British food it’s not

Times Staff Writer

Maybe Fresh & Easy Neighborhood Market can compete after all.

Parking lots were full and cash-register lines long at the six stores that British grocery giant Tesco opened in Southern California on Thursday. Some people showed up two hours before front doors were unlocked. In Anaheim, hecklers interrupted a ribbon-cutting ceremony.

“Just open the store and let us in,” one impatient shopper shouted. “We’ve been waiting 30 years for this.”

To find out whether the wait was worth it, The Times sent staffers to four of the new markets and asked Evan Kleiman, host of “Good Food” on KCRW-FM (89.9) and owner-chef of Angeli Caffe in Los Angeles, and Donna Barasch, a Villa Park gastronome whose cookbook collection numbers more than 250, to visit two.


They found Fresh & Easy to be a blend of Trader Joe’s and Ralphs.

“I would definitely go back,” Kleiman said after returning home from the Fresh & Easy in Glassell Park, where she spent $75 on bread, cheese, ahi tuna, shrimp dumplings, cleaning supplies and more.

Said Barasch, who toured the market in Anaheim: “If there were one nearby, I would take my mom there every week.”

Kleiman and Barasch -- along with the Times staffers and many of the customers they interviewed -- gave the markets high marks for:

* interior design, because of wide aisles, clearly written signs, bright lighting and an uncluttered feel.

“I like the nice atmosphere,” said shopper Sakinna Hamdan, appraising the Arcadia market. “It doesn’t overwhelm you like other stores.”

* product selection, including Spanish meats, such as jamon serrano and sliced chorizo, and cheeses from around the world.


“This is the first time I’ve had decent ricotta outside Bellwether Farms from up north or Italy,” Kleiman said.

* prepared foods, including single-serving offerings of Greek salad, chicken fajitas and macaroni and cheese.

* convenience -- for instance, nearly all the produce is packaged in plastic bags or net sacks. (But that was a negative for Barasch. “If I want one tomato, I want to be able to buy one tomato,” she said.)

* neat presentation of fresh-looking fruits and vegetables. “The apples and pears are beautiful,” said Upland store shopper Lauren Ramos, whose husband works for Trader Joe’s.

* unexpectedly low prices on items, including a 6-ounce tube of Total Advance Clean Colgate toothpaste selling for $2.47.

Fresh & Easy even sells an Australian answer to Trader Joe’s illustrious Two Buck Chuck -- Big Kahuna Cabernet Shiraz, for $1.99.

The Fresh & Easy model is simple: The markets are relatively small, at about 10,000 square feet per store, and the advertising campaign includes references to environmentally friendly packaging and food free of artificial colors, flavors and trans fats. Stores are stocked with big names and in-house brands and offer more prepared entrees and side dishes than typical supermarkets.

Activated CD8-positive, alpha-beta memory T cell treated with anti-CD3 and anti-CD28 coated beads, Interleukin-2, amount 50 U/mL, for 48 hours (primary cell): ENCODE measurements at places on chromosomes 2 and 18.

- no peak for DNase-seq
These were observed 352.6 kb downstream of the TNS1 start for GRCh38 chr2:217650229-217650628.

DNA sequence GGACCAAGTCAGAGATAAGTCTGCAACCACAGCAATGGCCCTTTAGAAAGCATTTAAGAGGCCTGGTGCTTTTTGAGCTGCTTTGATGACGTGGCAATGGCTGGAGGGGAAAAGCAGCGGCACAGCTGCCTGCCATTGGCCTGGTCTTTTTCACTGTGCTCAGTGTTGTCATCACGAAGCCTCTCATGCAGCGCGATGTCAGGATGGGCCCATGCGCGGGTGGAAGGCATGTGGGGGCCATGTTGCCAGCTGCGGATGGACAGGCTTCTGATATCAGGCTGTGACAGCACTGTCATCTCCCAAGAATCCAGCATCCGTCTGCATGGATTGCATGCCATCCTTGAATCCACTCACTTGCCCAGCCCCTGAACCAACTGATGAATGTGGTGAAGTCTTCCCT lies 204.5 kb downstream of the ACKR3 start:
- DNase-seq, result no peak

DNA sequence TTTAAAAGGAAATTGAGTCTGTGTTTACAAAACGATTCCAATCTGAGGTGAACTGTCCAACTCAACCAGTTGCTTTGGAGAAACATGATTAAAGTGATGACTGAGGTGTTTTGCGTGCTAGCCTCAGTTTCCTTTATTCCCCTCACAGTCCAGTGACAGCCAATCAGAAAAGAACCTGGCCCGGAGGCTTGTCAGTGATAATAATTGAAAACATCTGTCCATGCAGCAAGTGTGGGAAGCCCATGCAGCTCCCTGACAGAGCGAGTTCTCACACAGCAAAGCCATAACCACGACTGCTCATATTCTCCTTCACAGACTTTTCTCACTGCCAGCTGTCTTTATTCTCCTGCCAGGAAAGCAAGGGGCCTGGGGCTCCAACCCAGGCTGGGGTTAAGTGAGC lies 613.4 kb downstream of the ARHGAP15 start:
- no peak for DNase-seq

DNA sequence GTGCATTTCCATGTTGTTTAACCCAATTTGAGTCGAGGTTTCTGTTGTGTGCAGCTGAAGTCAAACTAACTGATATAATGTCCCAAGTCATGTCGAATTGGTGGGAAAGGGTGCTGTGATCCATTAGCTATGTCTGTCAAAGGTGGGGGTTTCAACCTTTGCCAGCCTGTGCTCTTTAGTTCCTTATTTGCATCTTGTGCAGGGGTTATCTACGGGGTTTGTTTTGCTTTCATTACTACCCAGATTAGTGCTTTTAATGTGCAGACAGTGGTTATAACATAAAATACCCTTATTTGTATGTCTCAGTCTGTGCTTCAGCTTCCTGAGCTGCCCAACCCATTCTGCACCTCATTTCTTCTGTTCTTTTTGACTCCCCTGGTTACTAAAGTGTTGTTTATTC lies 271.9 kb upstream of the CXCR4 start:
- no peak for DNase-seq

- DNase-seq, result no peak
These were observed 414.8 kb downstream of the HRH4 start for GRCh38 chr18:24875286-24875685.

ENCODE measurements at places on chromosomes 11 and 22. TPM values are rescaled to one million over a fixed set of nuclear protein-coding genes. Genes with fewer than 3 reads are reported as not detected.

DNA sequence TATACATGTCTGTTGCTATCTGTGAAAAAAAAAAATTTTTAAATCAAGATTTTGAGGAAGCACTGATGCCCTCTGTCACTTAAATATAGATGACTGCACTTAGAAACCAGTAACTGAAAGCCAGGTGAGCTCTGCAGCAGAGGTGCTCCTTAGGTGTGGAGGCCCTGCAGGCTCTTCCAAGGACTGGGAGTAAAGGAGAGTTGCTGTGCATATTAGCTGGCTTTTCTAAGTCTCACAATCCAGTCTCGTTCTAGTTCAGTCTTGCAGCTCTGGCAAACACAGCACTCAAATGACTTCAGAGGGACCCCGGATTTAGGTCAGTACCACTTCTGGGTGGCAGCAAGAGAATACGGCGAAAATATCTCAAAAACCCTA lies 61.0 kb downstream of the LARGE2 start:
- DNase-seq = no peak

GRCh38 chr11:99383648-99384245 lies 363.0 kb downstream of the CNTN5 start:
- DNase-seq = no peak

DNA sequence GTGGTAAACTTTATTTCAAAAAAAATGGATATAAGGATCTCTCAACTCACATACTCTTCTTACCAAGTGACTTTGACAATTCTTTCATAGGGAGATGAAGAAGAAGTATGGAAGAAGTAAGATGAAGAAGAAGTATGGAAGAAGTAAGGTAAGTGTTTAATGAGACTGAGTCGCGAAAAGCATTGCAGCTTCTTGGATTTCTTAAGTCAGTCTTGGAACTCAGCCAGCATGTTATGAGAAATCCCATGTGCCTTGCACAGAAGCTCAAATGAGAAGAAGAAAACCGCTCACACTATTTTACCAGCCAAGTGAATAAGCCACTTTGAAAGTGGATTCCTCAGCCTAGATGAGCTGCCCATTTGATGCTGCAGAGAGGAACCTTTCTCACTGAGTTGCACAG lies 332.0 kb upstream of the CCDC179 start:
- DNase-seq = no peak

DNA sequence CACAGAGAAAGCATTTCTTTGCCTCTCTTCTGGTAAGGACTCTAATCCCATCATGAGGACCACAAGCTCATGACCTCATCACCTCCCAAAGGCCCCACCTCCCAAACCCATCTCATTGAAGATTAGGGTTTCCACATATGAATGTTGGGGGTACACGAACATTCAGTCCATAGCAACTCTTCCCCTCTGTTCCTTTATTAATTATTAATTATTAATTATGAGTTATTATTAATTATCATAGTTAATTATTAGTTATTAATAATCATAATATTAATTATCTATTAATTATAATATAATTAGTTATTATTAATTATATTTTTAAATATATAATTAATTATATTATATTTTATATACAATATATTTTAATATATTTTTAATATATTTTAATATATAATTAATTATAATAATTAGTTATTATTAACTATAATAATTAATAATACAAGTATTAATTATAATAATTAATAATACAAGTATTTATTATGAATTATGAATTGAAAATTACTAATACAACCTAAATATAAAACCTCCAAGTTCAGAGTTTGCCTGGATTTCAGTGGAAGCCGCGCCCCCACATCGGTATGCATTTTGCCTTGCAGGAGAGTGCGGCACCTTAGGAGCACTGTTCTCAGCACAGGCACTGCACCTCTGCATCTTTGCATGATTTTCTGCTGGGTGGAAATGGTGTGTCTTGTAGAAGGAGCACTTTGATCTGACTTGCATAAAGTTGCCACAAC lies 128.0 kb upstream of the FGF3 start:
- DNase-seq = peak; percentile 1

Some industry watchers have said that Fresh & Easy might change the Southland’s grocery-shopping landscape, if only because Tesco plans to open dozens more markets in the region by next year. (The six stores that debuted Thursday are in Anaheim, Arcadia, Hemet, Glassell Park, Upland and West Covina.)

As it is, traditional grocers are beefing up organic and gourmet options and are trying to make the food-shopping experience more pleasant and faster.

A British retailer it may be, but Tesco didn’t make a big deal out of that. There were no bangers or mash at the Fresh & Easy stores The Times visited. The most British offering might have been from the former empire -- Indian chicken makhani -- although farmhouse Cheddar and Huntsman cheeses were on display.

For serious foodies who cook from scratch, Fresh & Easy might not do the trick. But for Donia Garcia, a working mother who lives near the Anaheim store, the prepackaged meals could be godsends. “It’s going to make my life easier,” she said.

Thursday’s shopping experiences probably weren’t typical. Tesco executives strolled the aisles, shaking hands and directing traffic.

“When the suits go away,” said Jeanne Gordon of Mount Washington, “it’ll be a nice place to shop.”

Kleiman cautioned against making firm decisions right now, when floors aren’t scuffed and none of the shopping carts is out of alignment yet.

“It’s hard to separate the newness from the niceness,” she said.


Times staff writers Roger Vincent, Peter Pae, Daniel Costello, Mary MacVean and Charles Perry contributed to this report.


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Comparing prices

A random sampling of products at the Fresh & Easy store in Eagle Rock and a Vons store in Echo Park:

4 rolls of Angel Soft toilet paper

Fresh & Easy: $1.18

Vons: $1.49

Colgate 6-ounce Total Advanced Clean toothpaste

Fresh & Easy: $2.97

Vons: $4.29

White rice, store brand, 28-ounce bag

Fresh & Easy: $2.54

Vons: $3.72

Sliced wheat bread, 16 ounces

Fresh & Easy: $1.61

Vons: $0.99

Instant oatmeal, store brand, 8 packets

Fresh & Easy: $1.79

Vons: $3.59

Doritos, 12.5-ounce bag

Fresh & Easy: $2.65

Vons: $3.49, or two for $5 with Vons card

1% milk, 1 gallon

Fresh & Easy: $3.48 (store brand)

Vons: $3.99 (Westwood brand), $5.99 (Vons organic brand)

Feta cheese, 8 ounces

Fresh & Easy: $3.78 (Mt. Vikos brand)

Vons: $4.99 (Athenos brand)

Whole pineapple

Fresh & Easy: $2.98

Vons: $3.99

Oreos, 18-ounce package

Fresh & Easy: $2.89

Vons: $3.49 (with Vons card)

Lays Classic potato chips, 13-ounce bag

Fresh & Easy: $2.65

Vons: $3.49, or buy one, get one for $1.66

-- Alana Semuels